The United States Department of Agriculture ChooseMyPlate System suggests you eat about one and one-half cups of fruit every day; but sadly, most people don't eat much fruit, if any at all. You can increase your fruit intake by dumping all the candy, cookies, and ice cream and keep a fresh supply of fruits in your home. The easiest way to have fruit handy is to keep some unpeeled fresh fruit on your kitchen counter. Apples, oranges, pears, nectarines and bananas all keep at room temperature for a few days. Just remember to keep the apples away from the bananas, unless you want them to ripen quickly.
Fruit SmoothiesEnjoy fresh fruit in smoothies. A basic smoothie includes a banana cut into chunks, a cup of berries, a dollop of plain yogurt and a cup of milk or juice. Put everything in a blender for a minute or so and serve. If you have a heavy duty blender you can also add some ice cubes for a milk-shake like texture. Once you have this simple recipe down, you can explore more smoothie recipes:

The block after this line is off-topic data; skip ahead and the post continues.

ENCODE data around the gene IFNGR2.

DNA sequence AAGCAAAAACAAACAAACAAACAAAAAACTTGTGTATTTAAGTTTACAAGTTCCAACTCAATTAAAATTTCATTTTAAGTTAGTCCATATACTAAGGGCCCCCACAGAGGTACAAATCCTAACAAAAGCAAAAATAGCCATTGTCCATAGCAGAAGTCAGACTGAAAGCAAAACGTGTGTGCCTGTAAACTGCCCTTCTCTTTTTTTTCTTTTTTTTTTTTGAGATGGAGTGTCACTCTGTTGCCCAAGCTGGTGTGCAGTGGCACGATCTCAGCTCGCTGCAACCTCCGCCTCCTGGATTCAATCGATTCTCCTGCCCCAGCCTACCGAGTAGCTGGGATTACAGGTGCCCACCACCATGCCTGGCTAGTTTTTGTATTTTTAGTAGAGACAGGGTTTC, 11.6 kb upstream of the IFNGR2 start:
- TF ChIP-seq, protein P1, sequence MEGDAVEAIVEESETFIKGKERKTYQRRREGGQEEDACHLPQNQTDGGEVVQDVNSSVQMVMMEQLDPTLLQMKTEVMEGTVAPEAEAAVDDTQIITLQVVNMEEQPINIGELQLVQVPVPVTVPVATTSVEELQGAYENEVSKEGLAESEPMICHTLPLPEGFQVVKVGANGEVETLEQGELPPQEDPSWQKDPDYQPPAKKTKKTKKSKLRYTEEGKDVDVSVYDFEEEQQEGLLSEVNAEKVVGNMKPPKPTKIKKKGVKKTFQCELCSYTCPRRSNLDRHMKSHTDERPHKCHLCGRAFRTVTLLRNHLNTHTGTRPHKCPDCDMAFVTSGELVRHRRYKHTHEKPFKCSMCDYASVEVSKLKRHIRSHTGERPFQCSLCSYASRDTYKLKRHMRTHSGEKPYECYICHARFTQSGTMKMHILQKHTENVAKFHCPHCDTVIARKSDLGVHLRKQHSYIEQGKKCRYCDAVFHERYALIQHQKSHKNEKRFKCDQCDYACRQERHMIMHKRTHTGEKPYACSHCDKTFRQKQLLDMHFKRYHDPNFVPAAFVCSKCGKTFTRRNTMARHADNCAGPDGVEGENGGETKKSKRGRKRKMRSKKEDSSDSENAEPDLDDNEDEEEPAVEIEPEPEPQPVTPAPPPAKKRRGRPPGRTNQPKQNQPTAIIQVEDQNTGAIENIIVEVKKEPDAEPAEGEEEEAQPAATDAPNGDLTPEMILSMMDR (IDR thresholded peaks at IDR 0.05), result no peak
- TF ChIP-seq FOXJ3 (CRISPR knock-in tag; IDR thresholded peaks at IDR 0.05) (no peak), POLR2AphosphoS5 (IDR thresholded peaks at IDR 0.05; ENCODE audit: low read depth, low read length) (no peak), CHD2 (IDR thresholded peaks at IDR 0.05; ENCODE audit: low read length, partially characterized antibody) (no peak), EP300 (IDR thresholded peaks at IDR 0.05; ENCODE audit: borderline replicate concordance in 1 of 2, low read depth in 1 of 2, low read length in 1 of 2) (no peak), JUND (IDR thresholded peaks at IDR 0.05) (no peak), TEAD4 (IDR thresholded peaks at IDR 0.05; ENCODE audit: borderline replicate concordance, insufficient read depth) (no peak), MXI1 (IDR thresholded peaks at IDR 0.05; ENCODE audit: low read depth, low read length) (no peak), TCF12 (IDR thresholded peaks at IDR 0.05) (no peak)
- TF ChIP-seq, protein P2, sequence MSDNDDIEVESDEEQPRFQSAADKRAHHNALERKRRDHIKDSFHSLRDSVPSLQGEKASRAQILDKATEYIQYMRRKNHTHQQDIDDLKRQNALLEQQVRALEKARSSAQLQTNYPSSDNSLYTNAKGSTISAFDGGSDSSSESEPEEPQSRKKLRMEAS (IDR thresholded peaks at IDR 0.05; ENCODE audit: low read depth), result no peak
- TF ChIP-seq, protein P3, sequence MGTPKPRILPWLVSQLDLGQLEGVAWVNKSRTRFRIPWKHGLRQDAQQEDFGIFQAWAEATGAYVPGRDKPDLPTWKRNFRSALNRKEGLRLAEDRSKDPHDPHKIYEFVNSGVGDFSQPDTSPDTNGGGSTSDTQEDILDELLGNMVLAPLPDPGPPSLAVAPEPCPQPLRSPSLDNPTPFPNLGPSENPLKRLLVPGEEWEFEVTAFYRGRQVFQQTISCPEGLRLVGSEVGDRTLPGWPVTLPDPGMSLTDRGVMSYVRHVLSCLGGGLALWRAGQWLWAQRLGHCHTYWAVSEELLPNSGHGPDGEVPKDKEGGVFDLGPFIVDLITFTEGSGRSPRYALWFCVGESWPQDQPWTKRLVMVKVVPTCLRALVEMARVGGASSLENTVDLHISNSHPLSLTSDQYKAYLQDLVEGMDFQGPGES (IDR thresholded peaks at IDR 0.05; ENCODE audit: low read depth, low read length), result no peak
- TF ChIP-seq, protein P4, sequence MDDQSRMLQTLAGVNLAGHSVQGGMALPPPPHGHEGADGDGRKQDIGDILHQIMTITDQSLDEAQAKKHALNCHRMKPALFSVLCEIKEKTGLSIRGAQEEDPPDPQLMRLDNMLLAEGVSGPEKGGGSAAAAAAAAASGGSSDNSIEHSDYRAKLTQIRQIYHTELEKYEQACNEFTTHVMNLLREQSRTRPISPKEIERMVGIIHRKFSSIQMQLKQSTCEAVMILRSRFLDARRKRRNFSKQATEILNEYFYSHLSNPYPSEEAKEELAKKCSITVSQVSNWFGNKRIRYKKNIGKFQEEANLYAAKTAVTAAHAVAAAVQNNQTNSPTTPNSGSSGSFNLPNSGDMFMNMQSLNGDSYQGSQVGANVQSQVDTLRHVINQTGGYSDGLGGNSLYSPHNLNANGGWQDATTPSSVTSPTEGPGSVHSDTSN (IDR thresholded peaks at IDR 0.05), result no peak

Fruit SaladsFruit salads are a staple at summertime picnics. They can be light and refreshing or they can be full of extra sugar and fats and higher in calories than you might think. How can you tell? If the fruit is covered in gobs of whipped cream or smothered in sugary syrup, it's probably got a lot of calories from the extra sugar. A low-calorie fruit salad will have just a light dressing that doesn't overpower the flavor of the fruit. You can also add fruit to a traditional garden salad, but don't make it unhealthy by adding high-calorie toppings and dressings.
Make a simple low-calorie fruit salad by combining fresh melon cubes, pineapple chunks, grapes and strawberries. You can look for more festive fruit salad recipes; just stay away from recipes that add too much sugar or rely on fruits canned in heavy syrup:
- Mixed Salad with Pears and Raisins
- Watermelon Salad with Cucumber and Mint
- Ben & Mona's Tangy Grapefruit Salad
- Diabetic Apple Salad